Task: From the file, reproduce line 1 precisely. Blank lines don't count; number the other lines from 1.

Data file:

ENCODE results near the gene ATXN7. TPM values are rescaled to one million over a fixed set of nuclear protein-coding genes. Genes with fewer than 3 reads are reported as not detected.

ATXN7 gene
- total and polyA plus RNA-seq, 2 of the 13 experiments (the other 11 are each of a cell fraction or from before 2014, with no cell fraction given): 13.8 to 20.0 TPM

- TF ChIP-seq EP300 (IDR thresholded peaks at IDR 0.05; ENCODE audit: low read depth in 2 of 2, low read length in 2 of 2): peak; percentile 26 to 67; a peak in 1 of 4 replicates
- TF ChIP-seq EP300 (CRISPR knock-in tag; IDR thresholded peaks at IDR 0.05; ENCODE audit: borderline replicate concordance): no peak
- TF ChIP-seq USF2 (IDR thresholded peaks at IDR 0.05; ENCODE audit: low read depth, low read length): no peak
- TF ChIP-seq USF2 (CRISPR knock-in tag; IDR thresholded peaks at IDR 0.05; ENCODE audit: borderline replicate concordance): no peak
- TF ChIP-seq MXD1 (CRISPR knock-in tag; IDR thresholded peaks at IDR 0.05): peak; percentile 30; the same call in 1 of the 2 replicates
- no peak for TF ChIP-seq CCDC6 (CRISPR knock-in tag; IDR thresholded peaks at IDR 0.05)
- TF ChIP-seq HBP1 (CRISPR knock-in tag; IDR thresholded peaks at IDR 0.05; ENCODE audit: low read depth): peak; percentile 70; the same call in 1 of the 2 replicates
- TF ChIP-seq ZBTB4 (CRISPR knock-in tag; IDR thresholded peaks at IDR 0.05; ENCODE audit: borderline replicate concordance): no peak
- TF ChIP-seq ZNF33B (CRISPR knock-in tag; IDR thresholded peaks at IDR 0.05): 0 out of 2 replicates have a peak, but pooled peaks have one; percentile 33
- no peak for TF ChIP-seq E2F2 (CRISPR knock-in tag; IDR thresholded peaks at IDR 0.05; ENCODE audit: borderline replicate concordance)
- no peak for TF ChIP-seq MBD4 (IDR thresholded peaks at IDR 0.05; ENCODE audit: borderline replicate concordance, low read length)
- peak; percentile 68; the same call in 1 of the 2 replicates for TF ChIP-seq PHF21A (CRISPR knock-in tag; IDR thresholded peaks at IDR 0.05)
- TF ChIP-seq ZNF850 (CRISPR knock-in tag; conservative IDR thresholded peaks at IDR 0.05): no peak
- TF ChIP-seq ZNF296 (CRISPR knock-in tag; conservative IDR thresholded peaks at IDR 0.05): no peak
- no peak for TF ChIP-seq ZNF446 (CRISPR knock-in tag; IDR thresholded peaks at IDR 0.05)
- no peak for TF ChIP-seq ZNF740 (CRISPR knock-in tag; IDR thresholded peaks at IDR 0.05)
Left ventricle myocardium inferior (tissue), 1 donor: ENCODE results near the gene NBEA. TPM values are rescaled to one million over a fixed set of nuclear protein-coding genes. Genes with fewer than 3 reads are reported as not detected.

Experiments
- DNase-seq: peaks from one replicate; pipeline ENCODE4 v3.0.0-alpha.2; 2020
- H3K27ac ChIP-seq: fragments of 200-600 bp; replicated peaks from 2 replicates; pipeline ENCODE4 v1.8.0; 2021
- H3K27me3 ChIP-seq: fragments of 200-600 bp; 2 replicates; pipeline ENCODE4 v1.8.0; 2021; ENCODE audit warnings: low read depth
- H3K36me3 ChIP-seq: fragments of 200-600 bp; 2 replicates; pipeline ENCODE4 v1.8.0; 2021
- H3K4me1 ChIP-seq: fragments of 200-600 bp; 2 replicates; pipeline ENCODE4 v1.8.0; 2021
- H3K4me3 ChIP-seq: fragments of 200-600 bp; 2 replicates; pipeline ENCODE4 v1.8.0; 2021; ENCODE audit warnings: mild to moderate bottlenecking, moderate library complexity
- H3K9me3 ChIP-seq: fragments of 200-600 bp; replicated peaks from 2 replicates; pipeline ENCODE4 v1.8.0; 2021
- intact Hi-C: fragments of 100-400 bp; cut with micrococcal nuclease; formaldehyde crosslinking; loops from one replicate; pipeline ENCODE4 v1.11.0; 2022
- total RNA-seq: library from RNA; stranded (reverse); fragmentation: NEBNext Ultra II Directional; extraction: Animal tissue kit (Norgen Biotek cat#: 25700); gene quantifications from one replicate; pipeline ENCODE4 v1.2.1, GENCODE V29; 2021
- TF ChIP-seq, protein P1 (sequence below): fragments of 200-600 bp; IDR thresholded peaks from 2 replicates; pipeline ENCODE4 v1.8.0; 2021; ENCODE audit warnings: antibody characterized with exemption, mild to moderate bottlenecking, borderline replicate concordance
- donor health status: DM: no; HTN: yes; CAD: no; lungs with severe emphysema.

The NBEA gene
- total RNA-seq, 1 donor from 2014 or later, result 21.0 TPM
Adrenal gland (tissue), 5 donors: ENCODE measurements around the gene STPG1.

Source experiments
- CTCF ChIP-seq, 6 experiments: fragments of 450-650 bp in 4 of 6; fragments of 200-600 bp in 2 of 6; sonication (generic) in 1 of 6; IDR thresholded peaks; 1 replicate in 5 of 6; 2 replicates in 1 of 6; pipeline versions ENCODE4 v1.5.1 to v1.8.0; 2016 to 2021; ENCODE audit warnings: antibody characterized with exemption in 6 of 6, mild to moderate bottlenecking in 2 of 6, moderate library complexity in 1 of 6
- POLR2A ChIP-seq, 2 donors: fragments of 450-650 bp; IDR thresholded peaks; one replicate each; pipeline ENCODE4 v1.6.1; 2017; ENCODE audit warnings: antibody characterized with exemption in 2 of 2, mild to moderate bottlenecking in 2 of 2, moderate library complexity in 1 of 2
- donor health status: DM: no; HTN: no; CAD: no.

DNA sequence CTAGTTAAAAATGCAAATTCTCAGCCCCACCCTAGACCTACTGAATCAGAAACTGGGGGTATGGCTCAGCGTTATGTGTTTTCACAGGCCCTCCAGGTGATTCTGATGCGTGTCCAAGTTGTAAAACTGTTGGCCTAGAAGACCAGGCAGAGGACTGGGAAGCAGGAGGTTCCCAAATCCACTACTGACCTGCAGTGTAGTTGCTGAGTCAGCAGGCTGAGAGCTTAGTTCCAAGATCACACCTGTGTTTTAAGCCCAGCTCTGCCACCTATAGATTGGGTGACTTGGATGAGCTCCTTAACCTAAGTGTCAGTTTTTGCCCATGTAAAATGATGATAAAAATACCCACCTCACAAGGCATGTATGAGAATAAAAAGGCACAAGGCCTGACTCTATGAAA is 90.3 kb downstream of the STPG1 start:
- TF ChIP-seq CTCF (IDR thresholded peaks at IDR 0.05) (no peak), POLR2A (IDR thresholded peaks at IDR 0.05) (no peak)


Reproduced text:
ENCODE results near the gene ATXN7. TPM values are rescaled to one million over a fixed set of nuclear protein-coding genes. Genes with fewer than 3 reads are reported as not detected.